Lifestyle & Belief

For every hate tweet this woman receives, she'll donate $1 to charity

This story is a part of

Across Women's Lives

This story is a part of

Across Women's Lives

Waleed Ali_Susan Carland_Crop.jpg

Susan Carland and Waleed Ali arrive ahead of the 2015 GQ Men Of The Year Awards on November 10, 2015 in Sydney, Australia.

Credit:

Don Arnold/WireImage/Getty Images

There's a lot of hate online. A prominent Muslim woman in Australia can tell you about that.

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Susan Carland is an academic who often appears on Australian TV wearing her hijab. She's also married to a famous talk-show host — Waleed Aly.

So let's just say her high profile as a Muslim Australian earns Carland a lot of attention from those online haters. And that got her thinking.
 
"Instead of just letting all this ugliness out into the world unanswered, how could I actually push back with something good?" Carland asks. "If they’re putting ugliness into the world, how can I actually put something beautiful in response to that? Sort of even things up. As I was sitting there thinking, why don’t I donate $1 to charity for every hateful tweet I get."

That's one Australian dollar for each hateful message. Carland gives the money to UNICEF — her charity of choice.

"The idea of UNICEF came to my because I thought they do such good work for such deserving people," she says. "And so often the kids they are helping are children who are in awful situations directly because of hate — because of war, violence, poverty or injustice. I thought, this makes sense."

She started last month and quickly reached a thousand dollars in donations. Now she's not quite sure what the total is.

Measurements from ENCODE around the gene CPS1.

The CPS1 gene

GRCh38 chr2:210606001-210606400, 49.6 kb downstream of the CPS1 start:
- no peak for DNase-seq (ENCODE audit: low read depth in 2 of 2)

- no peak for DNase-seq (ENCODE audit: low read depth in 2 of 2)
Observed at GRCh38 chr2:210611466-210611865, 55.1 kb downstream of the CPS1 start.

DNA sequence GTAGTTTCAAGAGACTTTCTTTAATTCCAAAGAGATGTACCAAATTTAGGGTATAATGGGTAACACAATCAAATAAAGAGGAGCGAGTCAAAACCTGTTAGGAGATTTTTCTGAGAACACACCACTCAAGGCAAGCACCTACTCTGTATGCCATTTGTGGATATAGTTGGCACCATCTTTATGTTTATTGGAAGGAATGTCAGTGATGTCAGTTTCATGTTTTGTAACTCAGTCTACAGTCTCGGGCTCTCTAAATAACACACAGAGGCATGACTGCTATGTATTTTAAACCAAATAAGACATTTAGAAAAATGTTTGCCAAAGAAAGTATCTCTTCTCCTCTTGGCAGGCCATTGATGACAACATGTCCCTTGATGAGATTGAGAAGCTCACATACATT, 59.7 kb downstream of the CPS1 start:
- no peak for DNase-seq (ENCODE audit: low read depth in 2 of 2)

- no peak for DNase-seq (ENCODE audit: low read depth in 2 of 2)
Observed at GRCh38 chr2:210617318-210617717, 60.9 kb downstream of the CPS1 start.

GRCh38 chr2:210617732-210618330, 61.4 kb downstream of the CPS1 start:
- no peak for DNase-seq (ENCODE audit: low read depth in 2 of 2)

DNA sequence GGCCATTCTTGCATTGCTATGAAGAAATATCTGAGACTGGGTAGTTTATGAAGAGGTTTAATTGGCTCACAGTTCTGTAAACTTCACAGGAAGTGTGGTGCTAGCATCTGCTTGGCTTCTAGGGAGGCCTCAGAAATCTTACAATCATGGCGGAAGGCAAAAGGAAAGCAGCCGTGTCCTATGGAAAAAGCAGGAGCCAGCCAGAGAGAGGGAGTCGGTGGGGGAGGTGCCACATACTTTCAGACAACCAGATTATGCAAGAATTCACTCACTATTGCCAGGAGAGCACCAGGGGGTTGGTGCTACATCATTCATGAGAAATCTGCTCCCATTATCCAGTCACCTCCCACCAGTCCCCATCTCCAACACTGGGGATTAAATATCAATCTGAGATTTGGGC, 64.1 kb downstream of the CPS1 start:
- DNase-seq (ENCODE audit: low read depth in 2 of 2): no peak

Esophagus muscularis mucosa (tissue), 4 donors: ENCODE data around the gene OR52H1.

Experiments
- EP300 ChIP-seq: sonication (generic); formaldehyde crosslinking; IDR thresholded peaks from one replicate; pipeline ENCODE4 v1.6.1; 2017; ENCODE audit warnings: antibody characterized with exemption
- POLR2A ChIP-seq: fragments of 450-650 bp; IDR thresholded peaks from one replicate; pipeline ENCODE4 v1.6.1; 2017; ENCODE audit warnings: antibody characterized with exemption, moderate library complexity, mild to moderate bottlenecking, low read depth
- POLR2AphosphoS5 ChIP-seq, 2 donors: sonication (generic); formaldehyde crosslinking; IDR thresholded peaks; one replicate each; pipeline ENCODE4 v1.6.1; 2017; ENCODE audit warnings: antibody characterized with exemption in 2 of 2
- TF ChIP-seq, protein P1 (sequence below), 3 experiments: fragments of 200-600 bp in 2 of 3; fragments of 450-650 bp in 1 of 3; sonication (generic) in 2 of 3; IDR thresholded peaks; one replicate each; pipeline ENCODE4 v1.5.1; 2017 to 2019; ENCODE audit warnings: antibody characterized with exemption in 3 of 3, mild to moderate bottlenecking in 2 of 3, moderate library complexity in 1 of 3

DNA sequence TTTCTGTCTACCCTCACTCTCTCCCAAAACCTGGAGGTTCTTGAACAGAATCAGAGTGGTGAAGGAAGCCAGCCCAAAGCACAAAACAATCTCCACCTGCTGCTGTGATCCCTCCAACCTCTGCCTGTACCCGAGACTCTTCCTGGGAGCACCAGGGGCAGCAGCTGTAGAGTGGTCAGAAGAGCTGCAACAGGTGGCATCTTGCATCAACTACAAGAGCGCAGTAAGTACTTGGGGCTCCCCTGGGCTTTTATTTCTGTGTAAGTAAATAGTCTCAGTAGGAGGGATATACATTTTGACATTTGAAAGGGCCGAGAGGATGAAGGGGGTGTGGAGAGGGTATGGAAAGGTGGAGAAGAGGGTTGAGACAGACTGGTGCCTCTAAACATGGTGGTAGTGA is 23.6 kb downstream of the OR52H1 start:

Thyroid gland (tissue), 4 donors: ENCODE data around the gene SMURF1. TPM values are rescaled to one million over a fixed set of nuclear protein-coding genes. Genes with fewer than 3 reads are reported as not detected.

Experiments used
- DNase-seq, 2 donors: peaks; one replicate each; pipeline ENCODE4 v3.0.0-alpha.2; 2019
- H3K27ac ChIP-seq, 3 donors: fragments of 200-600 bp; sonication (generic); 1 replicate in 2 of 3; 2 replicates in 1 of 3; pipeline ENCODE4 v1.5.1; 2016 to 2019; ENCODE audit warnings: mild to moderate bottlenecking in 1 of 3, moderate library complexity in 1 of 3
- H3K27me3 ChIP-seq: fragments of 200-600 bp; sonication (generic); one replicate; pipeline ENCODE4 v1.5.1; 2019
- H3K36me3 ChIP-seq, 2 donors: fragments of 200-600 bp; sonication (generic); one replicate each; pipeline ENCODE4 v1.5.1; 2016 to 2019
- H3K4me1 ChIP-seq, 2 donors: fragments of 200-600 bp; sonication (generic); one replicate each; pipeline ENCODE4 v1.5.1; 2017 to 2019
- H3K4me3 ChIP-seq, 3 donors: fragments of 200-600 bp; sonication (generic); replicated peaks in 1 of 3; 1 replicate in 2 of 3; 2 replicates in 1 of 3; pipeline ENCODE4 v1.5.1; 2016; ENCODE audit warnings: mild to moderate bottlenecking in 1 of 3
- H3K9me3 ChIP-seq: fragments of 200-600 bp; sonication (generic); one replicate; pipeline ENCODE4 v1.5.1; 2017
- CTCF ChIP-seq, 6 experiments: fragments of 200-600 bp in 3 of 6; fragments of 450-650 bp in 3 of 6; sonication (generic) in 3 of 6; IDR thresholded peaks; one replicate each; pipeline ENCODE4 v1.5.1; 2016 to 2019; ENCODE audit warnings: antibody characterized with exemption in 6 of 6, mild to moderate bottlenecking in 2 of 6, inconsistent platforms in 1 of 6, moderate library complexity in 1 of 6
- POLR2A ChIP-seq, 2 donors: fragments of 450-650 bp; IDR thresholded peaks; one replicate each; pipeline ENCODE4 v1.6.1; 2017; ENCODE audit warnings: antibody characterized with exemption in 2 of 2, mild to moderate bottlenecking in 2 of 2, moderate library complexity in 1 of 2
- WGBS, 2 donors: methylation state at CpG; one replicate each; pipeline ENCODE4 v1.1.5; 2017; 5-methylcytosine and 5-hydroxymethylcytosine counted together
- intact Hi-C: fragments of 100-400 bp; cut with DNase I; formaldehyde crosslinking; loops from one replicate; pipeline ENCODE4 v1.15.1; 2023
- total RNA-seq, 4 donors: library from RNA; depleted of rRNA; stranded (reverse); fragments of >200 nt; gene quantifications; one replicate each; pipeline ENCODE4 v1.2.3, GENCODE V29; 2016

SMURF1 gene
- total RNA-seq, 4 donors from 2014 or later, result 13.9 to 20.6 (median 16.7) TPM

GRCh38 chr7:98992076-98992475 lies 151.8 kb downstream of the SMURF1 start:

"I actually couldn’t tell you for certain. What I do and every time I see one I make a mental note and at the end of a certain period I just round it up a bit to be on the safe side," she says. "I’d rather over donate to UNICEF than under charge and be a liar. It’s funny because it’s not just on Twitter. People have found my work email and have sent me unpleasant emails in the last couple of days too. I don’t know if I should pay extra for that because there is a lot more than 140 characters."

Carland still gets trolled. But her idea has also attracted a lot of support.

She says she even received a note from a man who donated $50 to UNICEF and told her not to worry about the next 50 hate messages — he had it covered.

For Carland all the attention is nice, but that wasn't the point.

"I wasn’t trying to start anything when I did this," she says. "It was honestly just me sitting at my computer thinking, what can I do? What do I think is the way I can live what I believe? And so now I see the sort of knock on effects of people saying well this something positive, this is something I want to take on too. Anything that puts more good and positivity out in the world and disempowers hate is a good thing.

"And if that can happen and that can encourage other people who might be feeling miserable about the hate directed at them and have them say ‘I can take back a little power.’ And not just power, but positivity and I’m not going to let their hate mold me. I’m going to choose who I’m going to be who I am. That would be fantastic."